“Being intentional about the future” – Interview with Lara Stein

September 5, 2019

While visiting Lisbon to (among other things) talk to the Beta-i team, Lara gave this quick interview to share a little more context about her new project, which can be seen in detail (and receive your input about how to get involved) at www.boma.global.

After being Executive Director of Women’s March Global, Founder and former Director of TEDx and the TED Prize and MD of Global for Singularity University, South African Lara Stein has a brand new project of her own: BOMA, which in the coming days launches its own editorial platform.

The roots of the word “Boma” originate from Africa and are present in the languages spoken in the Great Lakes of Africa. The Boma was a circular venue for the community and its elders to gather together: a space for community meetings, meaningful discussions, and decision-making to define actions. It was this concept that Lara brought to the fore to position her new project as “a community without borders, identifying new ideas, innovations, and systems to design a more intelligent, intentional, and sustainable future.”

Here’s how our conversation with Lara went:

What motivated you to migrate from previous experiences like TEDx and Singularity to a new project?

The understanding that we live in complicated times. Of social and political changes, which amplify the context of change. I have spent the last two years making global moves to drive change, and I realized that many countries have common challenges and desires, while sharing a will to maximize results while still having a wider impact. And that’s exactly what we want to maximize with the BOMA project: creating value impact from a human-centred approach.

Having worked in three major networks, I was looking for a model that would not divide the world, but rather add up. Something decentralized and collaborative, with a network of people who share the same vision. That’s why I think my obligation to BOMA is to bring these people together and make a model that works overtime – and that’s more intentional and intelligent about the future and the actions that this future requires us to take. I believe in a global system with local partners.

Can you comment a bit more on the idea of “being intentional about the future”?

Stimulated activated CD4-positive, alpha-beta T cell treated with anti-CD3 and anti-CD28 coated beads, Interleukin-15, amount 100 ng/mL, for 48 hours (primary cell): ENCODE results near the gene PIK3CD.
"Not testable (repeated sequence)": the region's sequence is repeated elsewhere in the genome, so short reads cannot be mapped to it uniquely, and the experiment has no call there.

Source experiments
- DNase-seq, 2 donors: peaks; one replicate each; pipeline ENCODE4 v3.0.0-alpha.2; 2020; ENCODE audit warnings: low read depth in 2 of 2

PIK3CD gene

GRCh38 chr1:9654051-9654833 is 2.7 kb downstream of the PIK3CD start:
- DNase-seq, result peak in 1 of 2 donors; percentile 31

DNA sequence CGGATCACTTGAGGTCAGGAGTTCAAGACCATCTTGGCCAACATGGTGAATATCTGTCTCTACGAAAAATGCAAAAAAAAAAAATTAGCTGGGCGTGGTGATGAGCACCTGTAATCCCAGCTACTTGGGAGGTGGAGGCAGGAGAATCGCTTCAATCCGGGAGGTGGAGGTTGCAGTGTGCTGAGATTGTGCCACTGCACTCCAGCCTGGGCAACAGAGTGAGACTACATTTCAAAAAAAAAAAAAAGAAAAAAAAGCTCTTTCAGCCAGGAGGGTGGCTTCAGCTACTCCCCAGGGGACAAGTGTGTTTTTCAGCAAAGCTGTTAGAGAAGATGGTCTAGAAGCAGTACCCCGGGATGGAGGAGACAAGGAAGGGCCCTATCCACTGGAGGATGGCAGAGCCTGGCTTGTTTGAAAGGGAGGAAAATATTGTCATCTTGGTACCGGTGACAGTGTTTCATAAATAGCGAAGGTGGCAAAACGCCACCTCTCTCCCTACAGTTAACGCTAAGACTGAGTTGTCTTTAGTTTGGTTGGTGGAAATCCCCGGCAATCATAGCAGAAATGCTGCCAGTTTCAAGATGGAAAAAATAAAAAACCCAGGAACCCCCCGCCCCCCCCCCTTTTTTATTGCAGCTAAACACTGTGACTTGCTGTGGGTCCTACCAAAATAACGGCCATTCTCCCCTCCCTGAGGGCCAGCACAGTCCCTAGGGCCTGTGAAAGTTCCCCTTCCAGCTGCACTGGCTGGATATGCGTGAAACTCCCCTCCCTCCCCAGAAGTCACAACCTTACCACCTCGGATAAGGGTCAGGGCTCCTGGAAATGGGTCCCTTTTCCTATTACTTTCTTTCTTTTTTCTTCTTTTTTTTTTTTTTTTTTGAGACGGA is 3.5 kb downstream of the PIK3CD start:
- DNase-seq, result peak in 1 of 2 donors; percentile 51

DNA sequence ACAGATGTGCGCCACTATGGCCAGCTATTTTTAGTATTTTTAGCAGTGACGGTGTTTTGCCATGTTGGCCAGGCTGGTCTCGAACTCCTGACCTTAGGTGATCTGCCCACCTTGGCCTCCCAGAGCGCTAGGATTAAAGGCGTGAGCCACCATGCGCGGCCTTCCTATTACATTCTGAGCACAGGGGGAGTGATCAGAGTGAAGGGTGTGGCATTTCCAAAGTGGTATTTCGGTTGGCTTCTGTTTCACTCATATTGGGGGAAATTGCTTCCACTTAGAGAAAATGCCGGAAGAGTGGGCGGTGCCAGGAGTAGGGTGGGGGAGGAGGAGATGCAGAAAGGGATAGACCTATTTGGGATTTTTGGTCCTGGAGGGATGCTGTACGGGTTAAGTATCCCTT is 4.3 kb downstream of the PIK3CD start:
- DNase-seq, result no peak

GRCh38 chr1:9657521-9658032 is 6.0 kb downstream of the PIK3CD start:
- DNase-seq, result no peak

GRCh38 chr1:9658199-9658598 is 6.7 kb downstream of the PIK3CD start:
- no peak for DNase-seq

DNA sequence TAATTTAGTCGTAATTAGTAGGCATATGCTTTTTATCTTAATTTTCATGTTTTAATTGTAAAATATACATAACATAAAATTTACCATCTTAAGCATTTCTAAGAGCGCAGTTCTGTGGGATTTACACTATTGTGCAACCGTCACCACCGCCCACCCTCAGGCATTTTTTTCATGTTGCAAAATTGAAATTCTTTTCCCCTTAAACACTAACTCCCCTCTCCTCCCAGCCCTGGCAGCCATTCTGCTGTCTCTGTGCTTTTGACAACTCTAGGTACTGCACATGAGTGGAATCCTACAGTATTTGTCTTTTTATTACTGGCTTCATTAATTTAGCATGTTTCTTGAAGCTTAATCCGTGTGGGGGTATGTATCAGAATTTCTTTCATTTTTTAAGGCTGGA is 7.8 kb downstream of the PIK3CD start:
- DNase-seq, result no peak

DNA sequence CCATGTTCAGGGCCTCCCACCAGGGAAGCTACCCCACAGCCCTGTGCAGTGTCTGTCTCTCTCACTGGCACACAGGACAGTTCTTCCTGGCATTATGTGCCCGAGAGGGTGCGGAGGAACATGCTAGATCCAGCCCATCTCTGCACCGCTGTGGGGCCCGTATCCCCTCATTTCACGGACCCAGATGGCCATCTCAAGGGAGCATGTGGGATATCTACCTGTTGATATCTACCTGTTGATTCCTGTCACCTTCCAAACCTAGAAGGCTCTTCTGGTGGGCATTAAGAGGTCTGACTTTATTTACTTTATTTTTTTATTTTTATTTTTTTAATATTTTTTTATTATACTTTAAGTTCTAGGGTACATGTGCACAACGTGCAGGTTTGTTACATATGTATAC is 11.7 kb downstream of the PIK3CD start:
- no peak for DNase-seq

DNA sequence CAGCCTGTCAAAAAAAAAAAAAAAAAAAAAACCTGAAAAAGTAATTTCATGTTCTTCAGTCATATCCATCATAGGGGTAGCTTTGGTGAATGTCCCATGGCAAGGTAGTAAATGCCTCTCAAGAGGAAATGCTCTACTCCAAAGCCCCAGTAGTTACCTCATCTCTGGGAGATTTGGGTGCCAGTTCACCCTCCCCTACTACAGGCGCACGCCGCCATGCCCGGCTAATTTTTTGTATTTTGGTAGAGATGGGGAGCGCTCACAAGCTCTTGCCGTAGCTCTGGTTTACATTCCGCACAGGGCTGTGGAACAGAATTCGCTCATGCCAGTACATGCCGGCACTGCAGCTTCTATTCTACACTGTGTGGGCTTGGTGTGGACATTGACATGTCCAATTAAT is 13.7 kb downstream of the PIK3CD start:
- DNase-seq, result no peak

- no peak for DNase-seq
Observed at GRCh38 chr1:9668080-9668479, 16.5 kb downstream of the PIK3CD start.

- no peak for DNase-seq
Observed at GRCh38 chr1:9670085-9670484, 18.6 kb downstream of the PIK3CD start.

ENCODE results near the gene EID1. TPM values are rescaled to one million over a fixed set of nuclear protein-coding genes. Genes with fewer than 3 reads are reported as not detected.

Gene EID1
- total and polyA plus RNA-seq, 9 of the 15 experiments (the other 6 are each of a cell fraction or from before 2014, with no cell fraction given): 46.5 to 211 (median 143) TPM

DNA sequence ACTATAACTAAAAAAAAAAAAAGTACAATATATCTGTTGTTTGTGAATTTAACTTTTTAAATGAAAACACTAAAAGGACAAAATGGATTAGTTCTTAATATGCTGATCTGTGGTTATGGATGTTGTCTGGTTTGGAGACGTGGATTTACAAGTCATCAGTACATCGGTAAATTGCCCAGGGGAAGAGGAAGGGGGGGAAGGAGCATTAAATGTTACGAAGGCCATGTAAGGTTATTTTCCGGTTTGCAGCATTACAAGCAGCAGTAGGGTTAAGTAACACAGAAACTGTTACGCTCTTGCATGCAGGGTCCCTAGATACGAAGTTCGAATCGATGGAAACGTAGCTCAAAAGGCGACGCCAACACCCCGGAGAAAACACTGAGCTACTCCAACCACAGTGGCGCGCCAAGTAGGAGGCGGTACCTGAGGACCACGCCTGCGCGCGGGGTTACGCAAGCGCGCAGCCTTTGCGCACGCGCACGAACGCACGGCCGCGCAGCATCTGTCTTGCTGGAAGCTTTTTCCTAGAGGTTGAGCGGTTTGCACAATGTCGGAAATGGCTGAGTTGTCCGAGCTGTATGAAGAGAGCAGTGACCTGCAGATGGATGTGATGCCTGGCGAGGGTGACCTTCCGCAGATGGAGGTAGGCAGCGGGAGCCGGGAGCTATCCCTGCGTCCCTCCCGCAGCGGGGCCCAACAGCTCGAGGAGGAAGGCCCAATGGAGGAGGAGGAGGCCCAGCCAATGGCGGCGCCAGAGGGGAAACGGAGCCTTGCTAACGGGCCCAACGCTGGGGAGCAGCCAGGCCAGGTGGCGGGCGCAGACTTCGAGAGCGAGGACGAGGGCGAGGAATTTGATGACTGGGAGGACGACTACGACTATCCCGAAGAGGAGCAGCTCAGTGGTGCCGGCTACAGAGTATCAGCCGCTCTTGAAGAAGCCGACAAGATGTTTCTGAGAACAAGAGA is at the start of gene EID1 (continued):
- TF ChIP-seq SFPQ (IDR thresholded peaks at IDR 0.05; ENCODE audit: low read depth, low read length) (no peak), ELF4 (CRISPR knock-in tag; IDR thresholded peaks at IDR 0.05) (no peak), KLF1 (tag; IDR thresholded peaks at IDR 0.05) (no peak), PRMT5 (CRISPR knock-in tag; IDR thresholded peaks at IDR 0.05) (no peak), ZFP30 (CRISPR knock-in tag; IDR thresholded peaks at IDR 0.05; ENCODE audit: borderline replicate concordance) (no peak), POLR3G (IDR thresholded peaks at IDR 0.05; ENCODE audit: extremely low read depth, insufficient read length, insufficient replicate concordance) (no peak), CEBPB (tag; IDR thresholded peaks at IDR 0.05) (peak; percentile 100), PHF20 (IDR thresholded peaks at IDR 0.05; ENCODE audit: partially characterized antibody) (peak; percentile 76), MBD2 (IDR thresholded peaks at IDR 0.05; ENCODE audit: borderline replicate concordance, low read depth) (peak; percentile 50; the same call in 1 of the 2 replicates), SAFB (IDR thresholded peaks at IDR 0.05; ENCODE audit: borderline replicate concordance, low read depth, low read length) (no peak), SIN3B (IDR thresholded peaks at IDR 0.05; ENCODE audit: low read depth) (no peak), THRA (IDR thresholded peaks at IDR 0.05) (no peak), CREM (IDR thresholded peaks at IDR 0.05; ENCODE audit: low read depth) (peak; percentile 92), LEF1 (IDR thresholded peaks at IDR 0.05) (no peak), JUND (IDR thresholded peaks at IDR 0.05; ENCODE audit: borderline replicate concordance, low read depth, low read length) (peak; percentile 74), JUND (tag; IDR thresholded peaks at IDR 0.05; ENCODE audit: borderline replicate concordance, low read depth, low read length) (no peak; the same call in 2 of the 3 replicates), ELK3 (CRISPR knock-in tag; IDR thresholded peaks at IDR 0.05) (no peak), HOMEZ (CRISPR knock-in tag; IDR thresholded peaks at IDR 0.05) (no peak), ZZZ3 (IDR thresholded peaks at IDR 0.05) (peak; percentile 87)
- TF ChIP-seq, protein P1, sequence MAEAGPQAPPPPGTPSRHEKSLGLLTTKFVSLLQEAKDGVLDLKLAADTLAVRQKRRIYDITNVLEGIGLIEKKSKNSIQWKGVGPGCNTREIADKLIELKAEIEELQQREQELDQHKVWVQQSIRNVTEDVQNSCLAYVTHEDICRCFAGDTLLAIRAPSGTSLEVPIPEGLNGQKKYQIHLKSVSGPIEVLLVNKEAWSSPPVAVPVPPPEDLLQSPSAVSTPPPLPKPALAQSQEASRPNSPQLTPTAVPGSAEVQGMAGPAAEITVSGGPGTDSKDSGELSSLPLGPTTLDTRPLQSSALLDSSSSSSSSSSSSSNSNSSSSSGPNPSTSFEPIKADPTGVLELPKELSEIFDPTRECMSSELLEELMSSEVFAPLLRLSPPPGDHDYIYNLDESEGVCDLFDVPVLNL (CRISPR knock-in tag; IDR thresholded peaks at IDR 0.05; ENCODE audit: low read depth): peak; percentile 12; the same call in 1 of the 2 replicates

I feel that the general mindset still focuses on ‘survival of fittest‘. We do not want to maximize this; we want to leverage collaboration, being a movement where people come together and get organized to help and act on concrete things. Doing so, we want to help design leaders able to answer the unavoidable ethical questions that lie before us. I believe people want these principles: to exchange experiences and knowledge for the world we want to have.

It seems that BOMA has more to do with the consequences of technology than the pursuit of technological innovation as a way to thrive. Does it make sense?

Tech is a key drive, everything is around that. But the complexity lies in its transformation: technology alone is not the point of action, but rather the good use of technology, how it is being applied to increase shareholder value and the consequences of it. These are very complicated questions to be pursued by ethics: the consequences of our actions in the name of a “good outcome”.

What are the main goals to be achieved by the platform in this first phase?

In the coming days, we’ll launch our editorial platform on the BOMA website, with bottom-up change and empowering communities content. We are only 6 months old and always revisiting our KPIs, but I would like to have up to 15 or 20 country partners in the coming years, with bottom-up community events and projects associated with our lines of work that can gradually be developed by the partners themselves in each country. This is a long-term project because talking and acting on systemic change takes time.


Thank you so much for the visit, Lara!